We all know what “the pizza effect” means. For those who do not, let me elaborate. Pizza was first exported to the United States, processed and reshaped by Americans, and then exported back to Italy thus becoming the popular Italian food. What Italians know or what the world knows today as the Italian Pizza is basically the form that Americans gave it. Likewise what we today know as “Indian philosophy” is mostly the understanding that is significantly influenced by European elaborations. The term “Indian philosophy” used to sound an extremely loaded word to me some years back and our recent course on comparative philosophy has made me realize how significantly hollow this term is. Nonetheless, we cannot but use this expression for want of a better term. In this paper I am going to show how eclectic the term and concept “Indian philosophy” is using a post-colonial method. I will argue that it is only using a comparative method that it is possible to discuss the authentic and holistic “Indian philosophy”. I must say that I have been influenced by what Daya Krishna calls a “comparative ‘comparative method’” and I am trying to use this method in explaining what is “comparative” about the “comparative method”. I think Daya Krishna made assiduous efforts through all his writings on Indian philosophy to take it out of the model of understanding that Europeans had tried to fit it in and what was, under the spell of Orientalism, followed by modern Indian writers of the history of Indian philosophy. In other words European Orientalists made unceasing efforts to understand Indian philosophy from the perspective of Western philosophy. Now since it was this understanding of Indian philosophy that was accessible to modern Indian intelligentsia, the modern understanding of Indian philosophy suffered or in some sense is still suffering from what we call “the pizza effect” here.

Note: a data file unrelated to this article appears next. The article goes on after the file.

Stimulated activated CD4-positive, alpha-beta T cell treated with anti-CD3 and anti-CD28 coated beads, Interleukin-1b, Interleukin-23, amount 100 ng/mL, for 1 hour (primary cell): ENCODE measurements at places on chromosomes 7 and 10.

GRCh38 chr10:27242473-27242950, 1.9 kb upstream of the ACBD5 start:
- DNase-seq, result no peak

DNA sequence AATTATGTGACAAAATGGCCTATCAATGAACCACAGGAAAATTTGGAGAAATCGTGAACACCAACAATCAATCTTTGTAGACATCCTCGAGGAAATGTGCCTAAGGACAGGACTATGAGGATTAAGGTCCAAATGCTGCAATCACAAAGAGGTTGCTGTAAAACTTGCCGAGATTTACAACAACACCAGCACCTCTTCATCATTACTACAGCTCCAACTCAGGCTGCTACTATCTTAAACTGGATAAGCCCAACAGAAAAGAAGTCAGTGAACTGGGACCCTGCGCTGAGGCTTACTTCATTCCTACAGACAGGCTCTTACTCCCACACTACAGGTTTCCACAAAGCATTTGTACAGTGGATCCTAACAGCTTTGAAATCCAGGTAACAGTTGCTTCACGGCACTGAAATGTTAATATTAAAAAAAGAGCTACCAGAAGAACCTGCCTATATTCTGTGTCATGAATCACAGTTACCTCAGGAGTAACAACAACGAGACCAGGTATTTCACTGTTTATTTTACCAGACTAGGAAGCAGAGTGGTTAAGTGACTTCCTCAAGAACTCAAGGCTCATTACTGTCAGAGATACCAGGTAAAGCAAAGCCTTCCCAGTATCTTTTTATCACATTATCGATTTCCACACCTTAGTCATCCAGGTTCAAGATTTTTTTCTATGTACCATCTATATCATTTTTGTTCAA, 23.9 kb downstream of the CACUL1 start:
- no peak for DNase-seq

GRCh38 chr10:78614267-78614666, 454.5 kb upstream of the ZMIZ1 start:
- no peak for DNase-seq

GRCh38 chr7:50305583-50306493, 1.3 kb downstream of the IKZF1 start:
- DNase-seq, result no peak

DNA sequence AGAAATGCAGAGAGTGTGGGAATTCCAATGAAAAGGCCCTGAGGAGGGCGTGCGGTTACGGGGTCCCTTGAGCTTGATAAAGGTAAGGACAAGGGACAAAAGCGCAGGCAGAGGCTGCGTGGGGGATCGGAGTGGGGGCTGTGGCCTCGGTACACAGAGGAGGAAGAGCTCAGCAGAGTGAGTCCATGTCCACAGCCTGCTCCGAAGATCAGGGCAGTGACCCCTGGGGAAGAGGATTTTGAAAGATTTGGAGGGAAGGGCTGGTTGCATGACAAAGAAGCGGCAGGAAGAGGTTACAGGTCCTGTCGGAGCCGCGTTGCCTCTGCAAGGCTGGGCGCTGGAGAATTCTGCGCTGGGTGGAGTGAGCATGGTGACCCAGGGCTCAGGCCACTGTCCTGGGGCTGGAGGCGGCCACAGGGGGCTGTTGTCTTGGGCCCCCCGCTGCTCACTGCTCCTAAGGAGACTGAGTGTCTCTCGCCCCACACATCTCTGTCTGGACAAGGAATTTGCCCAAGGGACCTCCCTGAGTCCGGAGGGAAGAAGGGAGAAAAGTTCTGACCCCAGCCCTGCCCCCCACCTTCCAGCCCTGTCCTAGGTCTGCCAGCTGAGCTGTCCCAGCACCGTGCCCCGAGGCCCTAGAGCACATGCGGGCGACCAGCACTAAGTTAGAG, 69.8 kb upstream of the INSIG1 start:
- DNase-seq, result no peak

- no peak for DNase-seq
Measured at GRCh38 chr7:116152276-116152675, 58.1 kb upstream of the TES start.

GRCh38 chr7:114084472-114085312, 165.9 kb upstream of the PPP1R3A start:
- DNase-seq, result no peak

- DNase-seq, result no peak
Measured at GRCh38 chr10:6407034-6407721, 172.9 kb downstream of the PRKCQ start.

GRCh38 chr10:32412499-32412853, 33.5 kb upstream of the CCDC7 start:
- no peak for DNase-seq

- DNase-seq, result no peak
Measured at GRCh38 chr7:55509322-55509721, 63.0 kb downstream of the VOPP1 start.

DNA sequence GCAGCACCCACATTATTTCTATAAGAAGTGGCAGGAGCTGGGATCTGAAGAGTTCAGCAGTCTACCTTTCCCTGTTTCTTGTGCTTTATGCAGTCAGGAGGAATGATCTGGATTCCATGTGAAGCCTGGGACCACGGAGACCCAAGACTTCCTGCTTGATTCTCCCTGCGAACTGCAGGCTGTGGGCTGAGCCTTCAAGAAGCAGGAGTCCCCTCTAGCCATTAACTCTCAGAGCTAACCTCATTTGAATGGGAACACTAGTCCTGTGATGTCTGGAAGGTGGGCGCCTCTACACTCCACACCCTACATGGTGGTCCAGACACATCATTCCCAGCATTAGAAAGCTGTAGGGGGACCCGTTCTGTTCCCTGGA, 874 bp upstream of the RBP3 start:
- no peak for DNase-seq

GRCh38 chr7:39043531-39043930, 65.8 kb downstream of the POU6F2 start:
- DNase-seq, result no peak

In what we are going to discuss in the forthcoming pages, one thing is absolutely clear: the notion of Indian philosophy as we know it today is broadly based on the misconceived notions of European-understanding of it and their Indian followers. In this post-colonial world we want to come out of that colonial hangover and explore what Daya Krishna calls “authentic Indian philosophy”. In fact there is nothing “authentic” about any philosophy at all. Philosophy is beyond “authentic” and “not-authentic”. But here we intend to explore how and why were the ideas manipulated; ideas those grew out in ancient and early medieval India as a part of thought process of the intelligence that used the method of expression as the Sanskrit. In this paper I shall be dealing with India philosophy, nay South Asian philosophy, only in its Sanskrit sources because I also believe that Orientalism has also offered an undue advantage to Indian philosophy of only including within its arena the Sanskrit sources, be it Hindu, Buddhist or Jaina. Philosophy written in any other language barring Sanskrit in what we now know as South Asia does not seem to find a place in books on Indian philosophy. Scholars like Daya Krishna and Andrew Nicholson have also felt this concern vacuum. In my discussion with some commoners from India I have often come across the romantic idea that “philosophy in India is hidden in Sanskrit alone” which to me is outrightly unacceptable. This is the result of the Brahmanic hegemony and I plead for the inclusion of the philosophical works written in whatsoever South Asian languages in the main-stream discourse on Indian philosophy. Now getting back to our point of trying to understand how Indian intellectuals were trying to understand their own philosophical systems , I cannot help but quoting Daya Krishna: